Victor Ginzburg: And it’s very much one of his themes in general in all of his writing, his critique of power and the manipulation of humanity in general. Specifically Russian people, of course, but I think it’s more global than that, because I think there’s a critique of capitalism in Western cultures, you know, which is a very important one of his themes. Because, while being completely and totally liberal, I guess he still sees a lot of manipulation and dictatorial tendencies in capitalism as well. So I think it’s just a global satire.
Victor Ginzburg: The novel itself is Incredibly visual, and he is an incredible visualist, really. Actually that very much inspired me, because those visions and these other dimensions which he described, it’s almost hallucinatory. It was just such an intriguing sort of challenge for me to get into.
Balancing Intellect and Spectacle in Empire V
MW: You’ve said that the film isn’t a ‘message movie,’ but that you believe it’s important for Russian youth. It’s difficult to make something appealing that’s also enlightening.
Victor Ginzburg: That’s what I was trying to do, is to create that balance of serious themes and almost philosophical thought, really, with extreme spectacle, psychedelic stuff […] I really want the viewer to do some work, and sort of think about what they’re seeing. And that’s a challenging concept in filmmaking, because you want to entertain, and you want to keep everyone focused, and yet, that was the balance I was trying to achieve. It kind of opens the curtain behind the scenes of the world that we live in.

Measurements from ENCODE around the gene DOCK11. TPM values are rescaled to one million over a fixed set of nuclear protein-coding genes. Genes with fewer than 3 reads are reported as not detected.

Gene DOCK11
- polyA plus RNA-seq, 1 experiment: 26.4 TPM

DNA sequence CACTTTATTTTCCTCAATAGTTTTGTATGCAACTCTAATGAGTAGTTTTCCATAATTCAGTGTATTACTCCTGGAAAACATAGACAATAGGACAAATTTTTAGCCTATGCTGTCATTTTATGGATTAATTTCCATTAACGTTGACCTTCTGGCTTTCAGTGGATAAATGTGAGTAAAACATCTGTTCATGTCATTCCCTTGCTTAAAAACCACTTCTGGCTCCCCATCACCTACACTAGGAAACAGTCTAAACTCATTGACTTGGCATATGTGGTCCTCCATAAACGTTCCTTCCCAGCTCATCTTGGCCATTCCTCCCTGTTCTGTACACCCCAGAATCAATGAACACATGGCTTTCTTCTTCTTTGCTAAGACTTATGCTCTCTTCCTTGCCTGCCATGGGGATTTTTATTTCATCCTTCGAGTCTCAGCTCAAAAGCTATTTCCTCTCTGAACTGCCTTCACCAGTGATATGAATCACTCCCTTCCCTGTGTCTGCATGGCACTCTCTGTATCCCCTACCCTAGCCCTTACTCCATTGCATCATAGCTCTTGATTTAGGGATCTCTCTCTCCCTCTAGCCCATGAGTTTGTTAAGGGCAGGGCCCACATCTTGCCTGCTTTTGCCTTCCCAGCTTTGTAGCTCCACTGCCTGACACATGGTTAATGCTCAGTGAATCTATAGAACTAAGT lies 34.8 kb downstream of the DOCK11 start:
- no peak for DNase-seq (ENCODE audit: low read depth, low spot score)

There’s manipulation that we’re a product of, in terms of how we live and act, and how we dedicate our loves to making money. There’s a great concept there, you know, the first time I really realized that term — ‘make money.’ It’s like, yeah, we make money out of ourselves, really, and vampires grab it, and then feed on it.
Victor Ginzburg: So yeah, I think there are conceptual things that I think are very important to sort of see the world in a completely new light. And I think we actually had some test screenings here, private screenings in LA and New York. And I asked industry people, ‘Bring your kids, 16-plus.’ And it was amazing how, literally every time, they [were the ones who] came back to see the second screening, they came to see it again. That was so gratifying, because it does work with younger generations really well.
The Russian Film Industry: Where Do We Go Now?
MW: What are your thoughts on the Russian ban? How does that reflect the state of the Russian film industry?